Tuesday, March 25, 2008

Thai Fried Hardboiled Eggs

If you still have hardboiled eggs leftover from Easter, here’s the perfect way to save them from neglect. It’s not complicated, but it’s so different that you’ve got to try it!

This is a recipe from a Thai cookbook I bought when we were over there. It's one of those things where we looked at the picture and said, “Hmm, deep fried eggs…how can that be bad?” We made them as a snack on Easter, and if we had fried more than just 4 eggs, we would have eaten them all.

They taste just like regular hardboiled eggs - no oil gets inside - except with a warm, crispy outer layer. The cookbook called for a sauce made with tamarind pulp. All I had was tamarind concentrate, which I use in my pad Thai, so I improvised a dip with that, sugar and a splash of fish sauce. I really think any Asian dipping sauce you like would work with these – there are so many ready made sauces you can buy, or whipping one up yourself is just as easy. Tamarind has a very sharp, sour, and citrusy flavor, so try aiming for something sweet and tangy. In this picture, you can see the fried crust better...

Our whole Easter (except dessert, but I'll get to that later) had a Asian theme. While we had the pot full of hot oil going, we decided to make some coconut shrimp (actually, those were all Mike)...

There may have also been some shrimp and pork wontons, but there is no photographic evidence of alleged wontons.

And for breakfast, we had kimchi and rice bowls with eggs. This is our new favorite thing. The Asian grocery store we've been frequenting lately seems to be Korean-owned because they sell huge jars of this fantastic, fresh (as fresh as a condiment made of fermented cabbage could be) kimchi. It's got a good heat level, but not too much for me, and the cabbage is just a little crisp. I love it, and I think Mike could eat it by the pound.

Anyway, I put some in a bowl with brown sushi rice (any rice would be great) and top it with fried eggs - a perfect meal! It was my dinner tonight, actually. So, if you're feeling adventurous, try frying some hardboiled eggs. We did it because we've never seen it before, but it's really good!

Thai Fried Hardboiled Eggs with Tamarind Sauce
Adapted from Authentic Recipes from Thailand by Sven Krauss, Laurent Ganguillet and Vira Sanguanwong

For 4 eggs; make as many as you want.

Canola oil for deep frying
2 large shallots, sliced
4 hardboiled eggs, peeled
chopped cilantro for garnish (optional)

For dipping sauce:
3 tablespoons tamarind concentrate
1 tablespoon sugar
1 tablespoon fish sauce

Thoroughly combine all sauce ingredients in a small bowl. Taste and adjust flavors to your liking - this is not an exact science. Alternatively, use any sweet/tangy dipping sauce.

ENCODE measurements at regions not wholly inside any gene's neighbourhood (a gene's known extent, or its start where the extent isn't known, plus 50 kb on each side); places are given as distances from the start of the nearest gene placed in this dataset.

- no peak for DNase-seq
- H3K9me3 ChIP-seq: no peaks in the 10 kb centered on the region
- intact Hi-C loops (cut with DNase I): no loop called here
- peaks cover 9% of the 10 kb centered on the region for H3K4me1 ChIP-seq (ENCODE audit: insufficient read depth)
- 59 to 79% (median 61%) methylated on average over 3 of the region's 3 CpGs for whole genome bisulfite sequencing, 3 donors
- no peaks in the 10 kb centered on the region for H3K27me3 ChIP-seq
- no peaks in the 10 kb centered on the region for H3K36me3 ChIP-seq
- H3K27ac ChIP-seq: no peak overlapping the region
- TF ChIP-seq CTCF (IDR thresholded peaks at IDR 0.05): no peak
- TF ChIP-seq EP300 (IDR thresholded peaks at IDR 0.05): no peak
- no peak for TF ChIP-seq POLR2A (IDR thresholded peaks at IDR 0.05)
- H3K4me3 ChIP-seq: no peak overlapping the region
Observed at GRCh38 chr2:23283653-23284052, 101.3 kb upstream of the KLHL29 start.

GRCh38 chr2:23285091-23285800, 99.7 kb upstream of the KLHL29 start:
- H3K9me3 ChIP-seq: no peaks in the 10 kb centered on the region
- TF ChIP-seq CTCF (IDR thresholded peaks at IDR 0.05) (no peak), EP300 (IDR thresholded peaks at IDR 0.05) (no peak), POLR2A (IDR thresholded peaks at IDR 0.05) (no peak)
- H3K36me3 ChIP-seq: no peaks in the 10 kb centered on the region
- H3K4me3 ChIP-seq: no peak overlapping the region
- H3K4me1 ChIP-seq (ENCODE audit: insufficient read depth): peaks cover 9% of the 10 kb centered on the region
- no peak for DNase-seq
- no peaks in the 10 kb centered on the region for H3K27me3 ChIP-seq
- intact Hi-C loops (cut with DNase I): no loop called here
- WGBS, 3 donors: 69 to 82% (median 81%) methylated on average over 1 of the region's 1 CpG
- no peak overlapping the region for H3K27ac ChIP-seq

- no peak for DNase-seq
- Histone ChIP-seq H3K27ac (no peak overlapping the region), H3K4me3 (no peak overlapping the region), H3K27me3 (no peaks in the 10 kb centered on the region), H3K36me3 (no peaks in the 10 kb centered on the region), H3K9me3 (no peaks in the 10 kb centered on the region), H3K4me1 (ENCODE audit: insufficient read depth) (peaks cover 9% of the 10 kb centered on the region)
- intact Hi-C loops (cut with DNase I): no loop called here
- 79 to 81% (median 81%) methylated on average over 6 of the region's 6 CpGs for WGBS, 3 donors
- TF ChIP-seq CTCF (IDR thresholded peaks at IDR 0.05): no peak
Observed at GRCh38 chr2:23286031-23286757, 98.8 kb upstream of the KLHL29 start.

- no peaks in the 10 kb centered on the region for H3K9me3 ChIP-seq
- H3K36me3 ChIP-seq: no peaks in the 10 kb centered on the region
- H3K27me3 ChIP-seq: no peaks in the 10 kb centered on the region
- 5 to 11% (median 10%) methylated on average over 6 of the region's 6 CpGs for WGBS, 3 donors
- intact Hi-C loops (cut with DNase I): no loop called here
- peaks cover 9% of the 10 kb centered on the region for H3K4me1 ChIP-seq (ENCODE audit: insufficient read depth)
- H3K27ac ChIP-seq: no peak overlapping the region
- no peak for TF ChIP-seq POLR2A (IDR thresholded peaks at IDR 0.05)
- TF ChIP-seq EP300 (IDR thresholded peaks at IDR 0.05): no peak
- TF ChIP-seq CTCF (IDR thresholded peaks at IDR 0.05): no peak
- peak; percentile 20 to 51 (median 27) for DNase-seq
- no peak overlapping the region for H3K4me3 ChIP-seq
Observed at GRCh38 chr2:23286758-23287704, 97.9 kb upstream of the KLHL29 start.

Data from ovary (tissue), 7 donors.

Using a deep fry thermometer, heat oil about 3 inches deep in a medium saucepan to 350-360 degrees. Try to maintain this temperature as closely as possible the whole time. Fry the shallots until golden; drain on paper towel.

Fry two eggs, turning once or twice, until golden, about 2 minutes per side. Repeat with remaining eggs. Slice eggs in half lengthwise and serve with dipping sauce, shallots and cilantro.

A quick note: Mike and I are going to Boston this weekend to celebrate our 2 year wedding anniversary (it was actually March 19th). So, you probably won't be hearing from me until Tuesday, since I'm crazy with trying to finish up a work project before I go.


MyKitchenInHalfCups said...

I can believe a hard boiled egg wouldn't soak up a lot of oil. And fried anything is mostly better tasting. And if you don't do it too often. Yes, they do look worth a try but will I get addicted to them like fries.

Anonymous said...

I live in the area and am always looking for great new foodie places. Which Asian grocery store have you been frequenting? Speaking of fried food, have you been to Hiro's Yakko San in North Miami? They have the most amazing crisy fried shrimp (not the actual name, but sometimes on the daily special menu) and flash fried bok choy.

Mallika said...

These look delicious. They go kind of crinkly on the outside don't they? Think these would make an awesome party snack.

rachel said...

Wow, how interesting! I definitely have eggs left over. I may just have to try this.

Hillary said...

Very creative and looks great!

Julie said...

Tanna: Yep, totally oil-free on the inside.
Anon: I go to Oriental Mart on University between Commercial and Oakland Park blvds. Have not been to Hiro's, but thanks for the tip! I wish I didn't hate driving around here so much.
Mallika: yeah, the crinkle was totally normal according to the photo in the book.
Rachael: Try it! We just made 4 and it was worth it.
Hillary: Thanks!

momgateway said...

Interesting post. Thanks.

Michael Fusion said...

These are called "son-in-law eggs" very old and traditional dish. they are also a staple at my cocktail parties, but i've bastardized them to american pallettes...

i fry them and cut them in half [hint use a serrated blade] lay them out and top with carmelized red onions, oyster sauce mixed with light soy, and parsley.

they always go fast. also you can use the fried eggs for devilled eggs and get a fourth texture out of them.

Julie said...

Michael: I love your suggestion of using them for deviled eggs. I have to try it!